Auburn wants fundraising to split costs on community garden

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AUBURN — The city could split the cost of a community vegetable garden, asking St. Mary’s Nutrition Center to raise up to $10,000 to pay for the program, councilors said Monday.

Earlier this month, councilors said they liked plans to create an Auburn version of the successful Lots to Garden program on a vacant downtown parcel, but Councilor Tizz Crowley said cost was her big concern.

According to Kirstin Walter, director of the St. Mary’s Nutrition Center, the program would cost about $26,000 to get started. A $5,000 grant from Harvard Pilgrim would help pay for part of the site preparation work, as would a $1,000 grant from the National Park Service.

According to the city’s plan presented Monday, Auburn would pay about half the remaining costs, matching community fundraising.

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“The city’s proposal is beginning to address my needs,” Crowley said, “At this time, it has moved me closer.”

Lewiston’s Lots to Gardens program began in 1999, a partnership between the city of Lewiston and St. Mary’s Nutrition Center. It converted several vacant downtown lots owned by the city into community gardens tended by neighbors and a cadre of downtown volunteers.

Individual parcels are divided into plots. Volunteers are able to plant gardens there, growing vegetables for their own use. The plan would keep the garden on the lot for a minimum of five years.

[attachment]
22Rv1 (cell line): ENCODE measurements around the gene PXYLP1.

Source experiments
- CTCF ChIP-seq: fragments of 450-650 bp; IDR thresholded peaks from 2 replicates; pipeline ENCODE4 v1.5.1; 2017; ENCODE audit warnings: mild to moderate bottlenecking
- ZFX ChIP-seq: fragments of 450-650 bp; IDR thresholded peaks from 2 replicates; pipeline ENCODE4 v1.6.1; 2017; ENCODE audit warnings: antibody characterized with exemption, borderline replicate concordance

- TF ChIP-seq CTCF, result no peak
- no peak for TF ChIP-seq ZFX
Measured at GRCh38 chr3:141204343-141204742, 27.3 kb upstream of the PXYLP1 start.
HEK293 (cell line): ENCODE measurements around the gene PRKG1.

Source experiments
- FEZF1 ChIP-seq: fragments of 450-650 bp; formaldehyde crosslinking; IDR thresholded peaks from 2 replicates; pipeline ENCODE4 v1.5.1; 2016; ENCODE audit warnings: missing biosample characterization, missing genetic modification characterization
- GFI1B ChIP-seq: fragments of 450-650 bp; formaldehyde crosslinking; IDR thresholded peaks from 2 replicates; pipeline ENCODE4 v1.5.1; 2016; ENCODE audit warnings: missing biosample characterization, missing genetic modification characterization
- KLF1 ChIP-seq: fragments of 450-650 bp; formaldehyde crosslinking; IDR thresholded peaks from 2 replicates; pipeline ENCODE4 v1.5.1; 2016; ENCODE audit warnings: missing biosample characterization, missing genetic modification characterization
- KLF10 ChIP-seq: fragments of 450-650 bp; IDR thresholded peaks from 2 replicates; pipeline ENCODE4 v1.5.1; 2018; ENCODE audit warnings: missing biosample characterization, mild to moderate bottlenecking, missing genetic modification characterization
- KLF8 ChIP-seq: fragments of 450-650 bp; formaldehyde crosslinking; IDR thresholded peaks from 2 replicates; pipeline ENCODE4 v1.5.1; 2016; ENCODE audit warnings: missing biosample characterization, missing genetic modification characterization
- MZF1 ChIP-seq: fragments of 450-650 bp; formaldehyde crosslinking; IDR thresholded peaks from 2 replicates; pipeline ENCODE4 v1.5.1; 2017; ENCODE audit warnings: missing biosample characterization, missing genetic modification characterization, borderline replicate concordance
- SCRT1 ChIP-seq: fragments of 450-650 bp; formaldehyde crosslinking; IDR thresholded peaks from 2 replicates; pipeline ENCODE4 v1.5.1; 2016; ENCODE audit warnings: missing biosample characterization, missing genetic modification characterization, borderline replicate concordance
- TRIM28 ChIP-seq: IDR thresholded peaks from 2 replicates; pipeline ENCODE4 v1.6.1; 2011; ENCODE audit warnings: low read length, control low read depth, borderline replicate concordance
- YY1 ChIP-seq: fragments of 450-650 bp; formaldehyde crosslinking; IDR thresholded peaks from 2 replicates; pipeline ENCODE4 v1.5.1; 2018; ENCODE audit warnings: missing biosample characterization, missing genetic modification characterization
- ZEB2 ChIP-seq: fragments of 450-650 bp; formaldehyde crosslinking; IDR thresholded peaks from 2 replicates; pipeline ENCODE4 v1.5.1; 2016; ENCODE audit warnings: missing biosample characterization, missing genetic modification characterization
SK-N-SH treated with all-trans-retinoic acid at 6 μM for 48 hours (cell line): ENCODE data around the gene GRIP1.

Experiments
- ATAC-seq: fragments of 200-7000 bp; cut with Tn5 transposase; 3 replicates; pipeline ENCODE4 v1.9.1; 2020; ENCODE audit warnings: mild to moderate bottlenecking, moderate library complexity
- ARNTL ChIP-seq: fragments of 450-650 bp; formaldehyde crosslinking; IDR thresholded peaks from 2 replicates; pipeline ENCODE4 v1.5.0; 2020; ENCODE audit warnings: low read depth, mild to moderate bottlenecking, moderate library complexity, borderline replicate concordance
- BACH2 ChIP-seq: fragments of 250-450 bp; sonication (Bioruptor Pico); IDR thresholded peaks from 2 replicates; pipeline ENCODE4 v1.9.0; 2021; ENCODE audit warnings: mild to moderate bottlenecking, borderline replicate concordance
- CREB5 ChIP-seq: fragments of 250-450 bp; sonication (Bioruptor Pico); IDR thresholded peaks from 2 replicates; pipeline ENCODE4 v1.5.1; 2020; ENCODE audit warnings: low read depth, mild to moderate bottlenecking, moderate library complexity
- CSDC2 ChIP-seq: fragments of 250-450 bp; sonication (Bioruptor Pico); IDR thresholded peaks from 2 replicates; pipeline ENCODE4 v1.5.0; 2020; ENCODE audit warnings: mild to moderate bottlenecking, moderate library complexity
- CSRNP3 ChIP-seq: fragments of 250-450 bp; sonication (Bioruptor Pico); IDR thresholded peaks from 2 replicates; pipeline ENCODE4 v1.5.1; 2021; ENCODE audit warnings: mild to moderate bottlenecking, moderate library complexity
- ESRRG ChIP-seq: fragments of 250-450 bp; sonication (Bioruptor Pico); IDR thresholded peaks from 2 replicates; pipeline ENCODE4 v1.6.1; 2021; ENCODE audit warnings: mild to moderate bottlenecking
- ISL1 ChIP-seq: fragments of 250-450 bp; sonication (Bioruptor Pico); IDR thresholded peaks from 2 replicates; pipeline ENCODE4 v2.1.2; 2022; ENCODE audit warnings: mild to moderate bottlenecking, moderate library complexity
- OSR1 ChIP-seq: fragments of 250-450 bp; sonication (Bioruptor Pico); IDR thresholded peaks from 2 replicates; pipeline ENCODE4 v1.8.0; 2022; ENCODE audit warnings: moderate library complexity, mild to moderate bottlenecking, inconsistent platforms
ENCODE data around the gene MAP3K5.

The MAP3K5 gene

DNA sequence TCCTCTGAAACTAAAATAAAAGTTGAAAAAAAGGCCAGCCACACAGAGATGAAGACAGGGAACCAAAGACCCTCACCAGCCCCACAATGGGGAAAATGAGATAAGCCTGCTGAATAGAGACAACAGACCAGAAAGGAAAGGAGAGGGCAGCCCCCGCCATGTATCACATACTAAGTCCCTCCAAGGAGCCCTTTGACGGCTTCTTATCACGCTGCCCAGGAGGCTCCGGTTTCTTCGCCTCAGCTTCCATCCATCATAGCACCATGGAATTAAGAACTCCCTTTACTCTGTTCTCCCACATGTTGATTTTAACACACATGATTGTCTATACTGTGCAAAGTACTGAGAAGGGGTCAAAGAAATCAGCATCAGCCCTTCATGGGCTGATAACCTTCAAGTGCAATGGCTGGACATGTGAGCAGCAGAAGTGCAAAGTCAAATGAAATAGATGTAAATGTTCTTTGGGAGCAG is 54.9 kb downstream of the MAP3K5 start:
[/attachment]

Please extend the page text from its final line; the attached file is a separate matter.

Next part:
Sherri Blumenthal, coordinator for the Lewiston program, said a vacant lot at 61 Webster St. is still the group’s favorite. It’s a sizable lot with room for several families to plant gardens but it’s close to neighbors. That has two benefits: cutting down on vandalism and encouraging residents to get out and see each other.

The $26,000 includes lead tests for the soil, site grading, building a fence, signs, raised beds, plants, compost bins and tools. Labor for building and maintaining the garden would be provided by the St. Mary’s Nutrition Center and by volunteers.

Councilors could vote on a version of the plan in September. Blumenthal said the group would like to see planting begin at the garden in the spring.

staylor@sunjournal.com

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